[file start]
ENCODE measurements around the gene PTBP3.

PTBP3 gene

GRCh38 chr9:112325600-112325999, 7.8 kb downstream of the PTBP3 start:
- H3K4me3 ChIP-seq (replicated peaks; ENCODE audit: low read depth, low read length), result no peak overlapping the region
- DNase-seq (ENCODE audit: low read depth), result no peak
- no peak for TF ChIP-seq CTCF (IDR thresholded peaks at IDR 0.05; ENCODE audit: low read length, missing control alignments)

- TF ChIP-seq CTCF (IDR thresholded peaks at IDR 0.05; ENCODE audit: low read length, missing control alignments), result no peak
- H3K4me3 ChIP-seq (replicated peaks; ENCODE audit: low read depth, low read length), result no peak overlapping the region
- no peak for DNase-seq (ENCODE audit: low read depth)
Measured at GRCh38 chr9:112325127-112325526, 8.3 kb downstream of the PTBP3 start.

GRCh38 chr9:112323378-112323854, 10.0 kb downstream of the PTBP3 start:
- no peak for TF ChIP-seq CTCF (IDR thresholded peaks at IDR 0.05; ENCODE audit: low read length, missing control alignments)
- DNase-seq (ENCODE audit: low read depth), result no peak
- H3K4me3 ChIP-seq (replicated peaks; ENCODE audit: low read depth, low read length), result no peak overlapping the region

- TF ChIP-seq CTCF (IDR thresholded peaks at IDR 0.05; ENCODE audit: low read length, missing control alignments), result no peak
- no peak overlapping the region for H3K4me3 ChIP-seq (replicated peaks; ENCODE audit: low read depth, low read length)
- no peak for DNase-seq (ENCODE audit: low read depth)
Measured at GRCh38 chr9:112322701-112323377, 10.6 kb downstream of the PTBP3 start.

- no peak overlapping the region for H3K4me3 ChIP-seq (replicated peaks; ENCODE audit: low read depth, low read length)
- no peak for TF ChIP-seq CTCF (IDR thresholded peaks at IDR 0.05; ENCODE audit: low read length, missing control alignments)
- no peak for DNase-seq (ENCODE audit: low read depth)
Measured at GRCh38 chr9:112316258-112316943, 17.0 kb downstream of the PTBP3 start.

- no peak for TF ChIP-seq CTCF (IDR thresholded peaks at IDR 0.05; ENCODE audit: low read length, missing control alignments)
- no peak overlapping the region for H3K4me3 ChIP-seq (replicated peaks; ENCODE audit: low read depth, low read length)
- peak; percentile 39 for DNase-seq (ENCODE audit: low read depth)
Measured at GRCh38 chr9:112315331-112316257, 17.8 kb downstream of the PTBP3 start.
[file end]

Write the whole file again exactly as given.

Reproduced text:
ENCODE measurements around the gene PTBP3.

PTBP3 gene

GRCh38 chr9:112325600-112325999, 7.8 kb downstream of the PTBP3 start:
- H3K4me3 ChIP-seq (replicated peaks; ENCODE audit: low read depth, low read length), result no peak overlapping the region
- DNase-seq (ENCODE audit: low read depth), result no peak
- no peak for TF ChIP-seq CTCF (IDR thresholded peaks at IDR 0.05; ENCODE audit: low read length, missing control alignments)

- TF ChIP-seq CTCF (IDR thresholded peaks at IDR 0.05; ENCODE audit: low read length, missing control alignments), result no peak
- H3K4me3 ChIP-seq (replicated peaks; ENCODE audit: low read depth, low read length), result no peak overlapping the region
- no peak for DNase-seq (ENCODE audit: low read depth)
Measured at GRCh38 chr9:112325127-112325526, 8.3 kb downstream of the PTBP3 start.

GRCh38 chr9:112323378-112323854, 10.0 kb downstream of the PTBP3 start:
- no peak for TF ChIP-seq CTCF (IDR thresholded peaks at IDR 0.05; ENCODE audit: low read length, missing control alignments)
- DNase-seq (ENCODE audit: low read depth), result no peak
- H3K4me3 ChIP-seq (replicated peaks; ENCODE audit: low read depth, low read length), result no peak overlapping the region

- TF ChIP-seq CTCF (IDR thresholded peaks at IDR 0.05; ENCODE audit: low read length, missing control alignments), result no peak
- no peak overlapping the region for H3K4me3 ChIP-seq (replicated peaks; ENCODE audit: low read depth, low read length)
- no peak for DNase-seq (ENCODE audit: low read depth)
Measured at GRCh38 chr9:112322701-112323377, 10.6 kb downstream of the PTBP3 start.

- no peak overlapping the region for H3K4me3 ChIP-seq (replicated peaks; ENCODE audit: low read depth, low read length)
- no peak for TF ChIP-seq CTCF (IDR thresholded peaks at IDR 0.05; ENCODE audit: low read length, missing control alignments)
- no peak for DNase-seq (ENCODE audit: low read depth)
Measured at GRCh38 chr9:112316258-112316943, 17.0 kb downstream of the PTBP3 start.

- no peak for TF ChIP-seq CTCF (IDR thresholded peaks at IDR 0.05; ENCODE audit: low read length, missing control alignments)
- no peak overlapping the region for H3K4me3 ChIP-seq (replicated peaks; ENCODE audit: low read depth, low read length)
- peak; percentile 39 for DNase-seq (ENCODE audit: low read depth)
Measured at GRCh38 chr9:112315331-112316257, 17.8 kb downstream of the PTBP3 start.